13. Significant influence may be exercised in several ways, for example, by representation on the board of directors, participation in the policy making process, material inter-company transactions, interchange of managerial personnel, or dependence on technical information. Significant influence may be gained by share ownership, statute or agreement. As regards share ownership, if an investing party holds, directly or indirectly through intermediaries, 20 per cent or more of the voting power of the enterprise, it is presumed that the investing party does have significant influence, unless it can be clearly demonstrated that this is not the case. Conversely, if the investing party holds, directly or indirectly through intermediaries, less than 20 per cent of the voting power of the enterprise, it is presumed that the investing party does not have significant influence, unless such influence can be clearly demonstrated. A substantial or majority ownership by another investing party does not necessarily preclude an investing party from having significant influence.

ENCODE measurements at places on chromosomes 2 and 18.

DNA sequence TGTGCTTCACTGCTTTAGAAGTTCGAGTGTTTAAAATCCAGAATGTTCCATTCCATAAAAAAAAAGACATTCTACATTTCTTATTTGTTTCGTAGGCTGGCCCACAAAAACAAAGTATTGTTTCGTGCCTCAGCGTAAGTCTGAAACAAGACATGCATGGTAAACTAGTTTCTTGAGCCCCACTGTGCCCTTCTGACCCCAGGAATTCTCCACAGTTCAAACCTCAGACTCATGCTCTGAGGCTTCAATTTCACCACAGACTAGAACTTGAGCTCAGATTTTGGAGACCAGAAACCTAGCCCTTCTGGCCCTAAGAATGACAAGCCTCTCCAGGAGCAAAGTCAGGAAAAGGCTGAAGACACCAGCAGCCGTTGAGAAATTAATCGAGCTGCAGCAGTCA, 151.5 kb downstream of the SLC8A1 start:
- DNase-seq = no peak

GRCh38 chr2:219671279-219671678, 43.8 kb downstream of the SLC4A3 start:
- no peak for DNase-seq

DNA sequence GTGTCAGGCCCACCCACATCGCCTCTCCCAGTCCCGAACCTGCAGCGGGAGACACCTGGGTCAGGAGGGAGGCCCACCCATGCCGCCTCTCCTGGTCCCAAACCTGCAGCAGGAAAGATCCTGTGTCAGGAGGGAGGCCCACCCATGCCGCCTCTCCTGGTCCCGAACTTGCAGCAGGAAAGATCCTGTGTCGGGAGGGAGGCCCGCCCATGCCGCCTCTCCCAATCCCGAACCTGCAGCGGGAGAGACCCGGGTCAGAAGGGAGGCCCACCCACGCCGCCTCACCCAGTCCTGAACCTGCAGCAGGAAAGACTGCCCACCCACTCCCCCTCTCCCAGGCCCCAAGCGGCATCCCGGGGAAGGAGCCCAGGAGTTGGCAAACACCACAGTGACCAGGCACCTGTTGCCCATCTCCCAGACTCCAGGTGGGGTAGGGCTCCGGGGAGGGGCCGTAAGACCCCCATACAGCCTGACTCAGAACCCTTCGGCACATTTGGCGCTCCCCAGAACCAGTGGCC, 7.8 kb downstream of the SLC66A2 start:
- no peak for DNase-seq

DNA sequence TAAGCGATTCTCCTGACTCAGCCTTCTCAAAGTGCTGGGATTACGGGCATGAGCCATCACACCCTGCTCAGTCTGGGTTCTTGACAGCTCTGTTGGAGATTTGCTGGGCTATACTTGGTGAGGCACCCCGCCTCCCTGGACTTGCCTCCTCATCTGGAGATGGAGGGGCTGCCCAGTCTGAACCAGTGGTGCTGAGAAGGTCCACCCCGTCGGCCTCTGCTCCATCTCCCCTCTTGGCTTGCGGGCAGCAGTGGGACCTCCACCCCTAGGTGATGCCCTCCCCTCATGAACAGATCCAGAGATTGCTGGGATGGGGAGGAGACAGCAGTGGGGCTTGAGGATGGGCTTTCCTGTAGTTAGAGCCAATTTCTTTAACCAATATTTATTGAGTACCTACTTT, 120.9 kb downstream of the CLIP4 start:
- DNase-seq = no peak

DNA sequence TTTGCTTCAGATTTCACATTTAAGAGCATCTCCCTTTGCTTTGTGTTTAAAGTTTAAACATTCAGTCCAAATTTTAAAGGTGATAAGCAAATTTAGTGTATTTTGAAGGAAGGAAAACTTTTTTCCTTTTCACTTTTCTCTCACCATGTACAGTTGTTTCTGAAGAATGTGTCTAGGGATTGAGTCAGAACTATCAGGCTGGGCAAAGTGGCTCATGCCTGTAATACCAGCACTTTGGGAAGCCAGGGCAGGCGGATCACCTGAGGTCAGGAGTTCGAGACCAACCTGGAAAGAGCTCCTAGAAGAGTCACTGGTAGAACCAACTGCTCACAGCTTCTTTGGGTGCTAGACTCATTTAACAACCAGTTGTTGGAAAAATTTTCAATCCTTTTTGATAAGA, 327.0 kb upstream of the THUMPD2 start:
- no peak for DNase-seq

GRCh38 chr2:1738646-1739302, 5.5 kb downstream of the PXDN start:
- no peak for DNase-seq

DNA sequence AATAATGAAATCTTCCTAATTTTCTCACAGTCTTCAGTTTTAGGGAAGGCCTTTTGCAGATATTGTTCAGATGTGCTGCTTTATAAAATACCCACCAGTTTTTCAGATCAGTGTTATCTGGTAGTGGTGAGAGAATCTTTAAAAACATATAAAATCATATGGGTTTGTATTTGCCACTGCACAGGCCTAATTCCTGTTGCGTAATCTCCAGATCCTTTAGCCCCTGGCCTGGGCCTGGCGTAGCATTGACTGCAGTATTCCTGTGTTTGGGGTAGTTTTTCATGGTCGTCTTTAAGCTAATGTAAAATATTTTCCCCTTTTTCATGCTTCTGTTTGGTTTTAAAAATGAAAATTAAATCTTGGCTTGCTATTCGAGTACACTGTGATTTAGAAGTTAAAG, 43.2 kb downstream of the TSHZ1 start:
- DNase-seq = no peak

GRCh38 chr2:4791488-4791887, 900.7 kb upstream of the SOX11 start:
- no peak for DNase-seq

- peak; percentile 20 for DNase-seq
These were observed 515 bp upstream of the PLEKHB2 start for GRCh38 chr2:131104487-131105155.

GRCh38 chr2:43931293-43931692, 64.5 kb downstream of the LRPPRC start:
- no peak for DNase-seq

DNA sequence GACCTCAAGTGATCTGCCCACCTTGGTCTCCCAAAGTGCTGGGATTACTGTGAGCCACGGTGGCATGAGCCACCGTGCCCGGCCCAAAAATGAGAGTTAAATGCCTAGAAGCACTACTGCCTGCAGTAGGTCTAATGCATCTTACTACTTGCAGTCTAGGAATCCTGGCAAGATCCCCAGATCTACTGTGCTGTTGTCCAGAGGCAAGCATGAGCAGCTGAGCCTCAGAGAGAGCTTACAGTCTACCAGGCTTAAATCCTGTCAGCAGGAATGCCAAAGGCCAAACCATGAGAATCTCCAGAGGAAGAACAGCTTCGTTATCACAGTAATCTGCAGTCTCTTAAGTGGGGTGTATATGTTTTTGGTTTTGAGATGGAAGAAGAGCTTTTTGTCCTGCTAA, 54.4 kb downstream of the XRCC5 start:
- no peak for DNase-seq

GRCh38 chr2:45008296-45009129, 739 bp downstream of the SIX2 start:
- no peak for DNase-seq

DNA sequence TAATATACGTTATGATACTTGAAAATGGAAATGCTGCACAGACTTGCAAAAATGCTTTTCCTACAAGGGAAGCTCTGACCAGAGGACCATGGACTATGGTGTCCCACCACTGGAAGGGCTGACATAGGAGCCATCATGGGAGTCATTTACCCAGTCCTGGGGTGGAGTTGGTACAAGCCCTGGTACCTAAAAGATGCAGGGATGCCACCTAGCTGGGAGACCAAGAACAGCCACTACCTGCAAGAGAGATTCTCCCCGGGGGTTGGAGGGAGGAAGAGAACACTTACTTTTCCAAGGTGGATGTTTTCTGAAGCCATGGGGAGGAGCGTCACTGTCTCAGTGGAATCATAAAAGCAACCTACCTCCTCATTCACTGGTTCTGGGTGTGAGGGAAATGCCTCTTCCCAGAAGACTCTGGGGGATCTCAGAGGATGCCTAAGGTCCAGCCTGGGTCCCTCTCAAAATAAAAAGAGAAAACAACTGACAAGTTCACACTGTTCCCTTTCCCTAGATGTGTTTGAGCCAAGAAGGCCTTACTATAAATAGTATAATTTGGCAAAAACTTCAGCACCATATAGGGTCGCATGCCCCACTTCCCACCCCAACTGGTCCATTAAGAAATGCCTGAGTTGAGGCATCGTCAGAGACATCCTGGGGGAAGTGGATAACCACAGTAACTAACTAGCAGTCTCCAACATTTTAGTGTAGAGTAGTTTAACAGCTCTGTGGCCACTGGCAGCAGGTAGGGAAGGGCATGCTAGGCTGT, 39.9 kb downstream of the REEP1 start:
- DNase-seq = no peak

An intermediary means a subsidiary as defined in AS 21, Consolidated Financial Statements.
14. Key management personnel are those persons who have the authority and responsibility for planning, directing and controlling the activities of the reporting enterprise. For example, in the case of a company, the managing director(s), whole time director(s), manager and any person in accordance with whose directions or instructions the board of directors of the company is accustomed to act, are usually considered key management personnel.